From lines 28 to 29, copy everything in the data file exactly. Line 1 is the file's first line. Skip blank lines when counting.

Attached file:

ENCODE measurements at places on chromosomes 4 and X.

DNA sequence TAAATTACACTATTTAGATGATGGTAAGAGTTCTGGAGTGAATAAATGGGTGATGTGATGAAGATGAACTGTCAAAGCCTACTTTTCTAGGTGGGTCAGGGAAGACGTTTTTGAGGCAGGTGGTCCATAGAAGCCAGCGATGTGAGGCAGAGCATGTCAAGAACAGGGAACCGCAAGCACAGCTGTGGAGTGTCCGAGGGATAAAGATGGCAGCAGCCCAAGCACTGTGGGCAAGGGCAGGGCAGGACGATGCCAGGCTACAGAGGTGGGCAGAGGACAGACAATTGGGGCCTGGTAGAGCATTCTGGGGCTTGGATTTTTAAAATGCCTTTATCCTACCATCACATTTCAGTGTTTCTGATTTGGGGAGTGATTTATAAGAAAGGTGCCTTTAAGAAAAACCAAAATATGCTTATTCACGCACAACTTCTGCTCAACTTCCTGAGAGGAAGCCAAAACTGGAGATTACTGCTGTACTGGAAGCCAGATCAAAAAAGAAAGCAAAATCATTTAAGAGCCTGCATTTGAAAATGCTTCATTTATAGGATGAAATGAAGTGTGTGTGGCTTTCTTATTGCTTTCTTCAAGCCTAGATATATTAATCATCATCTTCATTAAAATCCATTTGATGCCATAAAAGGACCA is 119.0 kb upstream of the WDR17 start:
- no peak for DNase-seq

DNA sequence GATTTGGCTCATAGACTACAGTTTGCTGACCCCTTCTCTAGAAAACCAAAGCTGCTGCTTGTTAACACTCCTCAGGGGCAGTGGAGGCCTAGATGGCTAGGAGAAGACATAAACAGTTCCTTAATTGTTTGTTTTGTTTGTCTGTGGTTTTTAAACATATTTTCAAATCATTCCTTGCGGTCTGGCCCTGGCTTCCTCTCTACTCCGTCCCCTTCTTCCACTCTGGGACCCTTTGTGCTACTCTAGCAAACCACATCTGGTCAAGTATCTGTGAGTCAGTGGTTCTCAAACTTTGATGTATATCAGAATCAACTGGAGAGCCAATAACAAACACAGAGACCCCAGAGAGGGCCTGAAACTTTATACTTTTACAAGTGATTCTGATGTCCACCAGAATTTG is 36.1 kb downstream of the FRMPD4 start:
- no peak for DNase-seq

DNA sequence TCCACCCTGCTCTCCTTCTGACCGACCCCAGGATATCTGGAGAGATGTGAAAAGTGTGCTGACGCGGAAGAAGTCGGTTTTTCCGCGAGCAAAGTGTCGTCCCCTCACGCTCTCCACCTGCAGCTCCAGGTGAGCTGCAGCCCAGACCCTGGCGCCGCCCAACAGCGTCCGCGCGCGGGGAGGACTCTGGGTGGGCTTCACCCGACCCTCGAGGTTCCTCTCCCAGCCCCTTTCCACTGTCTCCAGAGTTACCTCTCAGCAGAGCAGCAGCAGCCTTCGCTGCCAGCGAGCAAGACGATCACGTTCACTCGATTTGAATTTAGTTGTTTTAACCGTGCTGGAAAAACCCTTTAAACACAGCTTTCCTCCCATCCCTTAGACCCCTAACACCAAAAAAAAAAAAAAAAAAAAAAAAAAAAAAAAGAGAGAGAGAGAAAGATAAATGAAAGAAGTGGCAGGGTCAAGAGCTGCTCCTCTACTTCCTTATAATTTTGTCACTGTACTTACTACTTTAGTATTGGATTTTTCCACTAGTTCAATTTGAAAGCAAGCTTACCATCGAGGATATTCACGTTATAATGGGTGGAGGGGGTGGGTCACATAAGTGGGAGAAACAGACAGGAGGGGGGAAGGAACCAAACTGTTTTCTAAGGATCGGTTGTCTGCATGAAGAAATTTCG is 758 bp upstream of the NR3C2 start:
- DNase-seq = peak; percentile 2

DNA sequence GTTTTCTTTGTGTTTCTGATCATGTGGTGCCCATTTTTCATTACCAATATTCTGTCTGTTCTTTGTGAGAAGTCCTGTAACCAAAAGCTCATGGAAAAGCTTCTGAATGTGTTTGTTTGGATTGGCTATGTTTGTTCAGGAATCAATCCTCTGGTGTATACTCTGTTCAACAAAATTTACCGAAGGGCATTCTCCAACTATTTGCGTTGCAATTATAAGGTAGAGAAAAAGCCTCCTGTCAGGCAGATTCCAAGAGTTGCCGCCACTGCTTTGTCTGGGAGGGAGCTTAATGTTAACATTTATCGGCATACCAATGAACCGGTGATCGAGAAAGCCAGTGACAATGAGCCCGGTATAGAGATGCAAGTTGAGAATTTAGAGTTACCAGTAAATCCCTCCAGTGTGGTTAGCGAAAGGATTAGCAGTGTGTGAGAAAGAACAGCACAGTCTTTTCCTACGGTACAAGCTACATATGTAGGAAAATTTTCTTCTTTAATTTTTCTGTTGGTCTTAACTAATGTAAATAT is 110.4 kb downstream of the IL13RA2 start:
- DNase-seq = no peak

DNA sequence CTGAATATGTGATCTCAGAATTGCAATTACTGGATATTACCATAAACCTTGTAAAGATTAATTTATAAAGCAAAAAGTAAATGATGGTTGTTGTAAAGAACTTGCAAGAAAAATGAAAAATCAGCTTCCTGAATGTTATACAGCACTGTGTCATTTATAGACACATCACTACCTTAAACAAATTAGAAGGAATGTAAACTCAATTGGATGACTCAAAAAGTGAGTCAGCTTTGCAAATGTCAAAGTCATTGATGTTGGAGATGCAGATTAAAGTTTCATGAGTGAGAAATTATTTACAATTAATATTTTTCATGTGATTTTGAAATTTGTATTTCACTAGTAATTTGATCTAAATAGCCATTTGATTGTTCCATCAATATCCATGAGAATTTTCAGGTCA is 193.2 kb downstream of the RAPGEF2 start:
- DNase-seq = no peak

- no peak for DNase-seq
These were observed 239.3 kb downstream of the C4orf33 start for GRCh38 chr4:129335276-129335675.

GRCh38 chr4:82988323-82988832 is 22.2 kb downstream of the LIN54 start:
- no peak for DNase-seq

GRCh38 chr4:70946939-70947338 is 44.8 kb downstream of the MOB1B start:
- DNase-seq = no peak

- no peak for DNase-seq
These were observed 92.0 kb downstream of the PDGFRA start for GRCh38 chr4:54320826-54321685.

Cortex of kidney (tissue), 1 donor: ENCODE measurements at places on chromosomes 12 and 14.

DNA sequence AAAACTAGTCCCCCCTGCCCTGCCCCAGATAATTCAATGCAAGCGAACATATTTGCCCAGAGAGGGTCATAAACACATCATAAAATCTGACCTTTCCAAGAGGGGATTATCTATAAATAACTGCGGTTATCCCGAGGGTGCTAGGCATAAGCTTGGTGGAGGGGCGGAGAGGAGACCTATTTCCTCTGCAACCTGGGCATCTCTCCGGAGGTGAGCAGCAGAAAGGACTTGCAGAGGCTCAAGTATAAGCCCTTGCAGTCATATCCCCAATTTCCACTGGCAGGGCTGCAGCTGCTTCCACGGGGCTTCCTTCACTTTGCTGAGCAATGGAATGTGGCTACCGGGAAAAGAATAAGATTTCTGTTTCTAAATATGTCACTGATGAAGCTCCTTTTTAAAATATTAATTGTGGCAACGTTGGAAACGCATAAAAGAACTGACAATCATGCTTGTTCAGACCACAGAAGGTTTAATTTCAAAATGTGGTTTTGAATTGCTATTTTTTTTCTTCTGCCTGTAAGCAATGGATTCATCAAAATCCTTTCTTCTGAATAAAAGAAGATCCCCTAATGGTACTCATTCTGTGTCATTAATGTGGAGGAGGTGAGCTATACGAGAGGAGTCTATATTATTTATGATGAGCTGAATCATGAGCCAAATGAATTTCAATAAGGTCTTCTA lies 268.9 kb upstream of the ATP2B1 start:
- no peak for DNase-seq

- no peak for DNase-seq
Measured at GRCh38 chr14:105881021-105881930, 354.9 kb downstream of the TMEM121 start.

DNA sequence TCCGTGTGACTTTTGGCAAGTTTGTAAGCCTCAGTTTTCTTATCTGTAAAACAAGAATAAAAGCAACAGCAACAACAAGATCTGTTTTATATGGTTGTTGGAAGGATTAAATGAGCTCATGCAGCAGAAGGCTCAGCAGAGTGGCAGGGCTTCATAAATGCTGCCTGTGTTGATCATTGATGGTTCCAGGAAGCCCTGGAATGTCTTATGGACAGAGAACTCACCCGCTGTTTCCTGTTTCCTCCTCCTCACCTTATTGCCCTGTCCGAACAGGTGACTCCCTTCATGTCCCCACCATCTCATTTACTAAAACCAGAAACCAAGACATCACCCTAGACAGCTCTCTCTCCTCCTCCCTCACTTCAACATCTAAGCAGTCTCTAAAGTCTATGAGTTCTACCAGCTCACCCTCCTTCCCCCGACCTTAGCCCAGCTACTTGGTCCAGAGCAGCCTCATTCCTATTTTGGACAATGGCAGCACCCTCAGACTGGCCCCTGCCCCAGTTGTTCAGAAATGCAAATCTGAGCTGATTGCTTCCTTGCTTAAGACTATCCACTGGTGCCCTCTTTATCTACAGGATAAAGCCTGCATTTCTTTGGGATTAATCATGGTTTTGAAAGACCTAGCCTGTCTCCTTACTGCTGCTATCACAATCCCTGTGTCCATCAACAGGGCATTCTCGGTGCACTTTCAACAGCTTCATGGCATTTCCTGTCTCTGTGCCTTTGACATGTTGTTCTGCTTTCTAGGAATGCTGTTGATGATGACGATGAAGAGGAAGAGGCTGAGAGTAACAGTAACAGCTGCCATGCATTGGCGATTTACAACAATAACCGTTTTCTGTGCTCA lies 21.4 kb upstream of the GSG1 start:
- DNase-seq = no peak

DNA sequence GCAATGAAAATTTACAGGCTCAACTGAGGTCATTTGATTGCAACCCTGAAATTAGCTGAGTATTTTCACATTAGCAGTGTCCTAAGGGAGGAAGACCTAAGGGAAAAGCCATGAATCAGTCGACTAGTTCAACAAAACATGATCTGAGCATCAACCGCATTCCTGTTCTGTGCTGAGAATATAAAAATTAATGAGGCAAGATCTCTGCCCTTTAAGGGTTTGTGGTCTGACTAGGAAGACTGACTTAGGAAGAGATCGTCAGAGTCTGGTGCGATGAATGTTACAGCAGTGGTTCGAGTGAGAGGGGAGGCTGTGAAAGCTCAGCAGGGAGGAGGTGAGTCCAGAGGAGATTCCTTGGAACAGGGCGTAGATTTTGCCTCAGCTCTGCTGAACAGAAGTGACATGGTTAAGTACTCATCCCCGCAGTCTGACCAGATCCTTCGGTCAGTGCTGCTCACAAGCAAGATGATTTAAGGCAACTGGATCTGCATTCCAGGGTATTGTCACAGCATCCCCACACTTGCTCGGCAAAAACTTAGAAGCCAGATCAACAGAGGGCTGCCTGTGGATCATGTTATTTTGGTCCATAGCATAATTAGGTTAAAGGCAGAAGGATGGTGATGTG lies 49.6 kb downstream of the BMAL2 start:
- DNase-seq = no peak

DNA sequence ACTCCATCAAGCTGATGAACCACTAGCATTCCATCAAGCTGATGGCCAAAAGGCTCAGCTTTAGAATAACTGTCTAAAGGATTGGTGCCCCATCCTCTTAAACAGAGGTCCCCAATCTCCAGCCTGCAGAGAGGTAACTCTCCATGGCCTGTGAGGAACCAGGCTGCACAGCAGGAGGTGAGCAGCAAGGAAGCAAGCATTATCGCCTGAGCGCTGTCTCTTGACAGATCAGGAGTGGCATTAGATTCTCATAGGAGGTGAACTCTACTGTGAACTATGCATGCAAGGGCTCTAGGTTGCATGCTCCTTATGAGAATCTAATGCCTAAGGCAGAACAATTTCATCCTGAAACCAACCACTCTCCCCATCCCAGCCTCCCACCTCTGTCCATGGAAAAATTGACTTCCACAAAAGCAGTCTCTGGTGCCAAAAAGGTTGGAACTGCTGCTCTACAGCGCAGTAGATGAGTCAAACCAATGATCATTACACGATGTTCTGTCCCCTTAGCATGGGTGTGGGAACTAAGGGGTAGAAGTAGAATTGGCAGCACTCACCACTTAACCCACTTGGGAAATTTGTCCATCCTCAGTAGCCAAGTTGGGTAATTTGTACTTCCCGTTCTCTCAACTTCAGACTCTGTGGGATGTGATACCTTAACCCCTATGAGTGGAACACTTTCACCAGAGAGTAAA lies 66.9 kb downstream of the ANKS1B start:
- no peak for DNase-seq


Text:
- DNase-seq = no peak

DNA sequence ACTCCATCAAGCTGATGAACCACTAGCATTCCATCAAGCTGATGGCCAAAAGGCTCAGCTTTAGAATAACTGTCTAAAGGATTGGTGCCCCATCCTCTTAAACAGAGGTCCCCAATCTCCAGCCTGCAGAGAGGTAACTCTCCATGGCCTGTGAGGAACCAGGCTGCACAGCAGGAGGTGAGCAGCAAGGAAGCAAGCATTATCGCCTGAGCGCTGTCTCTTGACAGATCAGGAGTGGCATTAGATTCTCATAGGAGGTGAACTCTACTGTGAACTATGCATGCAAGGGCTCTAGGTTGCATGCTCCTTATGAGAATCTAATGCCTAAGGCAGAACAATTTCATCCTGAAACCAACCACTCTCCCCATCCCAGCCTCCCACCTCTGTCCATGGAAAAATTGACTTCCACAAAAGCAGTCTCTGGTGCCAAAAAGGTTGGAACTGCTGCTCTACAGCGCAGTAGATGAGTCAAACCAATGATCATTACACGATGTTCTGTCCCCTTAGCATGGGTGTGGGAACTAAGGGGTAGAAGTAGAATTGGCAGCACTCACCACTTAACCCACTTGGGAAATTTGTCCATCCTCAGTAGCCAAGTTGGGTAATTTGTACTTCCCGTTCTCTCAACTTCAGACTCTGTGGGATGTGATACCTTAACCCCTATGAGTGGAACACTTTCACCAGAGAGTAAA lies 66.9 kb downstream of the ANKS1B start: